Hey, good morning! You look fabulous.
By the time you read this, much of the Engadget team will be well on its way to CES 2020. After more than a decade of making this annual trip, I'm still ready to check out more massive screens with impossible-sounding numbers of pixels squeezed inside them. Both 1080p and 4K have taken their turn at the top of the resolution heap, and this year, it looks like 8K is every manufacturer's preferred flavor.
With the Tokyo Olympics closing in, these TVs will need to be ready soon -- and we'll have to find out how anyone can get a chance to watch 8K at home. There's more to CES than TVs, of course -- Samsung and Dell have already announced a few interesting-looking laptops -- but if you're on the show floor, you'll probably find me looking at a demo reel somewhere, trying to figure out just how real HDR can look. One thing's for sure, though, this year I probably won't get caught wearing any active shutter 3D glasses.
This year, LG will have eight new models that, it says, promise "Real 8K" performance that "exceeds" the CTA's spec for 8K. The way LG sees things, even though Samsung's QLED tech may be certified as 8K, that doesn't make it "real" without surpassing a minimum test for contrast modulation (CM) threshold requirements.
The eight new models include two OLED sets (88 and 77 inches) and six LCD models in 65- and 75-inch frames. These TVs are built to handle 8K over the internet, HDMI, USB and at up to 60 frames per second. They're also made with AirPlay 2, Google Assistant and Amazon Alexa support, and, eventually, they'll add Alexa Premium Far-Field Voice tech.
Dell says the new XPS 13's screen-to-body ratio is now up to 91.5 percent, even higher than HP's latest Spectre x360. That makes the 13.4-inch display even more of a star, with no distracting bezels to get in the way. Best of all, the XPS 13 loses most of the bottom display bezel and expands to a 16:10 aspect ratio for some extra workspace, and both display options (around 1080p or 4K) support HDR and Dolby Vision.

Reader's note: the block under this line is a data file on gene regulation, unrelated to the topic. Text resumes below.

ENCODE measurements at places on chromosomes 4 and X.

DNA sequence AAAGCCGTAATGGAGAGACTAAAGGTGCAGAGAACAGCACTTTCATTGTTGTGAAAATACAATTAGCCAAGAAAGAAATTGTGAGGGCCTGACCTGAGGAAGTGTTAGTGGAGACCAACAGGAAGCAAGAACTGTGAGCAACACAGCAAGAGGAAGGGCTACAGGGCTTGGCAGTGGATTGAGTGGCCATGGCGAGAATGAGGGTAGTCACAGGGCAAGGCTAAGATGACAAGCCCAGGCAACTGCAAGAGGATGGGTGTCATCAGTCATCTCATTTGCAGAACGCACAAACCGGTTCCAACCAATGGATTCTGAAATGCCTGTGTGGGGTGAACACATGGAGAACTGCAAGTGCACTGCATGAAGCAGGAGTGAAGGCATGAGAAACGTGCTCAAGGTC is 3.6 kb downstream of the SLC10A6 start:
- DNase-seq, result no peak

A wider keyboard with bigger keys spreads to the edges of the laptop, Intel's latest 10th-gen Core CPUs are inside for some extra power and, yes, there is a developer edition with Ubuntu Linux preloaded. The new XPS 13 goes on sale January 7th starting at $1,000.
After a very messy split, Apple has welcomed chipmaker Imagination Technologies back into the fold with the announcement of a new multi-year license agreement for Apple to use its intellectual property.
The Galaxy Book Flex Alpha is a thin and light 13-inch notebook with a QLED display that will cost $830 when it retails in the first half of 2020. Its premium cousins, the Galaxy Book Ion and Flex, meanwhile, are expected to cost upwards of $1,100 and $1,400, respectively. If you'd prefer the Galaxy Book S, Samsung's Qualcomm-powered "always connected PC," it'll make its US debut at some point in Q1.
This week, CES attendees can check out Jeep's first three plug-in hybrid models: the Jeep Wrangler 4xe, the Jeep Compass 4xe and the Jeep Renegade 4xe. All three are scheduled to debut in 2020, but they aren't quite ready yet, so Jeep is offering a VR-based test drive that simulates a trek over the Hell's Revenge trail in Moab, Utah.
But wait, there's more...
- This iPad keyboard from Brydge comes with a built-in trackpad
- Fiat Chrysler's Airflow Vision concept car touts an all-digital cabin
- Bosch is finally making LiDAR sensors for autonomous cars
- GE's wireless smart switch works without a hub
- Dell's latest monitors include the 240Hz Alienware 25
- Dell made an 86-inch touchscreen monitor for the workplace
- Aston Martin prototype rearview mirror shows three video feeds simultaneously
- Dell's Latitude 9510 is a 15-inch business laptop with 5G and AI smarts
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